19 October, 1998

Welcome Friends...

I arrived in Christchurch, New Zealand this morning and let me say that it is quite a long trip. To think that it's not nearly completed is amazing. To be so far from home, meeting new people and learning new things is exciting. Let me share with you a little bit about my journey so far.

When I left O'Hare Airport in Chicago, Illinois, it was pouring out and had been all day. Made it pretty easy to leave that weather behind. It was hard to leave my family, however, and I knew it would be. I know I will be in daily contact, which helps. The United flight to Los Angeles was a little over 4 hours long. With about a two hour layover, I had time to visit with a friend AND run into 2 people I know from Crystal Lake. It IS a small world.

The flight to Auckland, New Zealand left LA at around 10:30 PM, but that was already 12:30 AM Chicago time. The flight went smoothly and much quicker than I anticipated. I met so many interesting people, many of whom are traveling to Antarctica like me...but work on a number of different projects or at very different jobs. The man in front of me, David, will be working with other men to build huge fuel storage tanks in McMurdo. These tanks are used to store JP-5 jet fuel. David told me that each tank will hold about 2 million gallons of fuel. Wow! We talked about the challenges of working on such a project in Antarctica. One of the biggest challenges is the wind. Remember, Antarctica is the coldest, windiest, driest, highest place on Earth.

I also met Rick, who was sitting across from me. He will be based at the South Pole Station, and his job is to help unload cargo that is delivered there by C-130 Hercules planes. This is his second year working for Antarctic Support Associates. ASA, as it is called for short, provides the support needed to run the U.S. research stations in Antarctica. When he's not working in Antarctica, Rick works for the National Park Service in Jackson Hole Wyoming (Grand Teton National Park) and does trail maintenance.

Just before landing I met Jason (seateat the end of my row), who will be working on the Cape Roberts Project. This is the project I will be working on, except he is with another team of scientists focusing on geophysics.

When we landed in Auckland I cleared through customs, picked up my luggage and took it over to the domestic terminal check-in. Once I got rid of my heavy luggage I walked a short distance from the International Terminal to the Domestic Terminal. It was a cool morning and the fresh air and exercise felt GREAT after being cooped up on the plane for 12 and a half hours.

Met up with Fred Atwood, another one of the TEA teachers in the line to exchange some U.S. money for some New Zealand currency. Right now for every U.S. dollar, you receive about $1.80 of New Zealand money. This rate can fluctuate, depending on where you exchange your money. I just needed a small amount of spending money for the two days I'm in Christchurch.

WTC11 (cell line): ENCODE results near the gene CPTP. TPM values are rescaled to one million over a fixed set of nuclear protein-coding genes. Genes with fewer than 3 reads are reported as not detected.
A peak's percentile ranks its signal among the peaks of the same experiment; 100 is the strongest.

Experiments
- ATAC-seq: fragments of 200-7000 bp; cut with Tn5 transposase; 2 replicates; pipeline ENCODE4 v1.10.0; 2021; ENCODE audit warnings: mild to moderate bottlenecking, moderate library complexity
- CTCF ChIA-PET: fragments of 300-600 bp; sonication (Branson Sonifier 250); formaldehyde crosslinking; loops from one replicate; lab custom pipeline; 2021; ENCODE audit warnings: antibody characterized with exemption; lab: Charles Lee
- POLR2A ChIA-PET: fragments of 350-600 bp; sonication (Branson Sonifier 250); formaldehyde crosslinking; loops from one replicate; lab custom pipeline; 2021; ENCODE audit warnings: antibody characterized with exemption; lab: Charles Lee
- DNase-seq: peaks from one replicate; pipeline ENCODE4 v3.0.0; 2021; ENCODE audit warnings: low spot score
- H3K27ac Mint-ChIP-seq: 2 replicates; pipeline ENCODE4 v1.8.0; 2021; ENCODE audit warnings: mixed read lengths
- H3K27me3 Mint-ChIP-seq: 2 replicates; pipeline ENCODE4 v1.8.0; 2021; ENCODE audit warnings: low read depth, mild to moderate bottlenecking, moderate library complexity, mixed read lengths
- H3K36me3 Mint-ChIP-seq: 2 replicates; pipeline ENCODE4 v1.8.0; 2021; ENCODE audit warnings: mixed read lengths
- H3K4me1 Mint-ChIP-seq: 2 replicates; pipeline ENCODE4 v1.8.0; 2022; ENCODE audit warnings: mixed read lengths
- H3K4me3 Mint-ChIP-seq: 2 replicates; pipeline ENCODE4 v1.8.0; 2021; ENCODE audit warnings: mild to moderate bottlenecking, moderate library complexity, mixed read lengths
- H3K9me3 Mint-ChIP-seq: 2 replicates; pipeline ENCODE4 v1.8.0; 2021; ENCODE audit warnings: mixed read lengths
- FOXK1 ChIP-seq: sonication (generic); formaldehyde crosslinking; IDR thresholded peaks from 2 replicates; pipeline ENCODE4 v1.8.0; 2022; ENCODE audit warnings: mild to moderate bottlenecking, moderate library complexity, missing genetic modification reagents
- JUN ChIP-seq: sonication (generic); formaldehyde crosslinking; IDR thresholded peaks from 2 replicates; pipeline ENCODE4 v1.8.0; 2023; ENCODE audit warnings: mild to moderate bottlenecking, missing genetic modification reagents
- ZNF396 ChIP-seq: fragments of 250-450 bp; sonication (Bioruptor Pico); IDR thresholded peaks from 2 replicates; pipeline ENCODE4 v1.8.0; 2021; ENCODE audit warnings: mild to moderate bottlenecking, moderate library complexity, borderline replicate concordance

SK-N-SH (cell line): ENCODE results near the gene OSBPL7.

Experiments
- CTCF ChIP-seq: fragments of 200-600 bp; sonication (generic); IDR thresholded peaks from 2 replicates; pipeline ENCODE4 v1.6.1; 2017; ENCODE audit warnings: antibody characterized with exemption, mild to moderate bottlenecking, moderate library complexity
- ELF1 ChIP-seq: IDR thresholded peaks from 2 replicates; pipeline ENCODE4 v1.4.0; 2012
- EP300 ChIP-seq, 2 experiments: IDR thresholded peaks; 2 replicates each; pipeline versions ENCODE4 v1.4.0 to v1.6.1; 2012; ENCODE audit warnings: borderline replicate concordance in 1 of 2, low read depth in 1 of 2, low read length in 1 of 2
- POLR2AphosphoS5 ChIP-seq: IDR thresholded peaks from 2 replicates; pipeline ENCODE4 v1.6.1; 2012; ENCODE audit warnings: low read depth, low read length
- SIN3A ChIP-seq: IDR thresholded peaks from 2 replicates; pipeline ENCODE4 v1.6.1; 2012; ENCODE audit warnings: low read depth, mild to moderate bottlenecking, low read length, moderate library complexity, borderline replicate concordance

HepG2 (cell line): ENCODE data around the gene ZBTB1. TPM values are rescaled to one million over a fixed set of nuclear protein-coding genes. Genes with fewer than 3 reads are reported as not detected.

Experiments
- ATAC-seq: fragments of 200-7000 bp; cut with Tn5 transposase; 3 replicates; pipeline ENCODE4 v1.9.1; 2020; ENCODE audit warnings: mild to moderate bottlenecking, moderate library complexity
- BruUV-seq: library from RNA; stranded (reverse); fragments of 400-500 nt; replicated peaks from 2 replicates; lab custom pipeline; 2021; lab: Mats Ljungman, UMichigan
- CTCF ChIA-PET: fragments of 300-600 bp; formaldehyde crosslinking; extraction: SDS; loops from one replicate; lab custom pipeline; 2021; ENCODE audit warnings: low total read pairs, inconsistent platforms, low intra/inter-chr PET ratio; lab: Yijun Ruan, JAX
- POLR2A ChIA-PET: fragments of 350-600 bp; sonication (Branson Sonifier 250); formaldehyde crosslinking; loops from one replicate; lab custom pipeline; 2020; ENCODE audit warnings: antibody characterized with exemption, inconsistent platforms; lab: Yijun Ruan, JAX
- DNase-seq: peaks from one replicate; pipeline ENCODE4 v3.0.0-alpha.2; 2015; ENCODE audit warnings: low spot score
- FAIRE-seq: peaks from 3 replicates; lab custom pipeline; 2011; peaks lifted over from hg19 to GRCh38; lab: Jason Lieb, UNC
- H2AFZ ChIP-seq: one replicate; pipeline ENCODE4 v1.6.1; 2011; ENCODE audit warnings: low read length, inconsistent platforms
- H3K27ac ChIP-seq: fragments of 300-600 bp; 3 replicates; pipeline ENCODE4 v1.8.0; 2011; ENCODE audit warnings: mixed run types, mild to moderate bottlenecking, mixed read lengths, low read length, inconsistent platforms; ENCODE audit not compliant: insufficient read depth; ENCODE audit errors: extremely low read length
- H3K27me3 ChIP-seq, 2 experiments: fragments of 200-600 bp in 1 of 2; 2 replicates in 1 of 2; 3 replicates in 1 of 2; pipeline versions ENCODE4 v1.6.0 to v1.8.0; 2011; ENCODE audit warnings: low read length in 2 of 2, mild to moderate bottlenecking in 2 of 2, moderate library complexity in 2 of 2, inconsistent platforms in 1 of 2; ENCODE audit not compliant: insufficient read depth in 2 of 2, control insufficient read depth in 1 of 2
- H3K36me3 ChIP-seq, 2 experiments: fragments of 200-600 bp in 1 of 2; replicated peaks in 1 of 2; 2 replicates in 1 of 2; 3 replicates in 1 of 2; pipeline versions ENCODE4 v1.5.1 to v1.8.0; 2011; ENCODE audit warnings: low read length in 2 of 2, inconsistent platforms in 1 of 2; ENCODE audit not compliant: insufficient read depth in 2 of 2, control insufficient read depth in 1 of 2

Onboard my Ansett New Zealand flight going south to Christchurch, I sat next to Gerry. He is a doctor and is one of the people who reviews the medical information we were all required to send to ASA in order to be accepted into this program. He is on his way to McMurdo to oversee the set-up for the small number of doctors at the base. This will be his third trip to Antarctica.

We were met at the airport in Christchurch by two members of ASA. They gave us our hotel info and the time we will be expected to report to try on our ECW (Extreme Cold Weather) gear. I report tomorrow morning at 9:00 AM. If you are in Chicago reading this journal entry...you are 18 hours behind us. Right now it is 9:30 PM in Chicago on Sunday night, and it's already 3:30 PM on Monday afternoon here. I think it will be hard to keep this all straight.

I checked into my hotel by the airport, wandered over to the National Science Foundation office and International Antarctic Centre. I took quite awhile looking at exhibits in the museum and learning more about where I will call "home" for the next 6-8 weeks. What a fascinating place Antarctica is! When I get to McMurdo, (unless I can figure out how to do it today), I will send some digital photos from the various exhibits in the museum. They even had an exhibit where you could put on a parka and go into a cold room filled with ice and snow...complete with a "Wind Chill" machine. Brrrrr...

I've rented a car for the next 24 hours. I needed it to drive out of town to do a school presentation tomorrow anyway, so I thought I might as well look around. The biggest challenge will NOT be to find my way...but rather to remember to stay on the left side of the road and remembering which side of the car to get into to drive it! I've already made that mistake getting on the shuttle from my hotel. The driver politely reminded me to go to the other side of the shuttle! :)

Well, that's it for today. I hope to have lots to share tomorrow, since I will have my ECW gear and will have driven around a bit.

Please save up those questions so you can write to me when I get to McMurdo. I should be on-line there by the end of this week.

So long for now!

Betty :)

My arrival in Auckland, New Zealand.

The spring flowers at the Antarctic Centre were absolutely beautiful. I took a long look at the colors...I may not be seeing those for awhile!

A look at the ECW (extreme cold weather) gear used in Antarctica.

I hope that I get over to Scott Base (the "Kiwi" or New Zealand base) two miles from McMurdo.

The wind chill machine in the Antarctic Centre gave me a taste of what weather might be like there. After all, Antarctica is the coldest and windiest continent on Earth.

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